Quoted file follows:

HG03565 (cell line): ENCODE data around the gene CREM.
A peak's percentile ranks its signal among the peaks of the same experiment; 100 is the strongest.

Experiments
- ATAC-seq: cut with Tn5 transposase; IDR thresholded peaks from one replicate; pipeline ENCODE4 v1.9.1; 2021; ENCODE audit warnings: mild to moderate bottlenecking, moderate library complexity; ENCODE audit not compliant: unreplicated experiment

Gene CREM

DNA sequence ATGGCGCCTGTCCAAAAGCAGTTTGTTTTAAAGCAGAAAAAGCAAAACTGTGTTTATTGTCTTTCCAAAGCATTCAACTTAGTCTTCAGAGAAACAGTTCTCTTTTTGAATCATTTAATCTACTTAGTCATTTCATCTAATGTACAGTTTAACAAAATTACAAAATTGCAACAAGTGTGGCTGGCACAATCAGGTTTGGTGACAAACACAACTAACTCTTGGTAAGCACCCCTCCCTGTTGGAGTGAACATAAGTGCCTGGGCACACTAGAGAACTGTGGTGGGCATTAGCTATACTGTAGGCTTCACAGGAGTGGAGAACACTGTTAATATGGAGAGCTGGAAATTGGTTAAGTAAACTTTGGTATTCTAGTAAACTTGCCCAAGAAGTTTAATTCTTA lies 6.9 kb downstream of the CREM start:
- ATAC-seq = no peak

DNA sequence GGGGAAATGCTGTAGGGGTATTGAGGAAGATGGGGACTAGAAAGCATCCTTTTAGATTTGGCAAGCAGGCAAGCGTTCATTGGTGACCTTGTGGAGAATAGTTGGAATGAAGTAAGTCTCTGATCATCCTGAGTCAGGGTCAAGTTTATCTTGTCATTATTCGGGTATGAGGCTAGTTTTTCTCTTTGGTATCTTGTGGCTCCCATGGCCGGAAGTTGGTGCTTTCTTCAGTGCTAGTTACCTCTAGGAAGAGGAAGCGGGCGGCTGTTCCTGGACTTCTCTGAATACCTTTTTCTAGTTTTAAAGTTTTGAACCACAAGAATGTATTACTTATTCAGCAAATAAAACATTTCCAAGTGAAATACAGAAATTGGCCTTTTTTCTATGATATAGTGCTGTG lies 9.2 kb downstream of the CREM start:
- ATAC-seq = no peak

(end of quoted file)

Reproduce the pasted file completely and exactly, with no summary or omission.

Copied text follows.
HG03565 (cell line): ENCODE data around the gene CREM.
A peak's percentile ranks its signal among the peaks of the same experiment; 100 is the strongest.

Experiments
- ATAC-seq: cut with Tn5 transposase; IDR thresholded peaks from one replicate; pipeline ENCODE4 v1.9.1; 2021; ENCODE audit warnings: mild to moderate bottlenecking, moderate library complexity; ENCODE audit not compliant: unreplicated experiment

Gene CREM

DNA sequence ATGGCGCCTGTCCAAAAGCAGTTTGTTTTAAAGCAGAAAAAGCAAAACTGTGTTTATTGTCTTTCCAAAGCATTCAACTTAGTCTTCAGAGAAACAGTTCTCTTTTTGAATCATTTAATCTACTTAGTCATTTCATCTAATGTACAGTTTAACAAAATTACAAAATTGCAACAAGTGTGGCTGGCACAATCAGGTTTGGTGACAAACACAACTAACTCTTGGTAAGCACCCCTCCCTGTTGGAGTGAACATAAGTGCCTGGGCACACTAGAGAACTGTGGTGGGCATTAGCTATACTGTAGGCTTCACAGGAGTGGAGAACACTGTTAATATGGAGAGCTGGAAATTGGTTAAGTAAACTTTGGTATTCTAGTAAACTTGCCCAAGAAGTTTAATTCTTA lies 6.9 kb downstream of the CREM start:
- ATAC-seq = no peak

DNA sequence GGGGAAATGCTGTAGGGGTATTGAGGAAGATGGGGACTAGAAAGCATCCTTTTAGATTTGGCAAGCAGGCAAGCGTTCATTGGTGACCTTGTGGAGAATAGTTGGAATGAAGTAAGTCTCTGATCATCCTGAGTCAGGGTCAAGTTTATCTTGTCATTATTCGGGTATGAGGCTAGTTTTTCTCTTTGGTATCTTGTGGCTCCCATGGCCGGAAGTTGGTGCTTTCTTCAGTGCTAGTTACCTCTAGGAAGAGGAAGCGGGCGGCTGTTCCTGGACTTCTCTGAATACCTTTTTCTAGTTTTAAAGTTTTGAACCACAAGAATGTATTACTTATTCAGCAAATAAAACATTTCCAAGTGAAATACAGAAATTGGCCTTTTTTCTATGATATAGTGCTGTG lies 9.2 kb downstream of the CREM start:
- ATAC-seq = no peak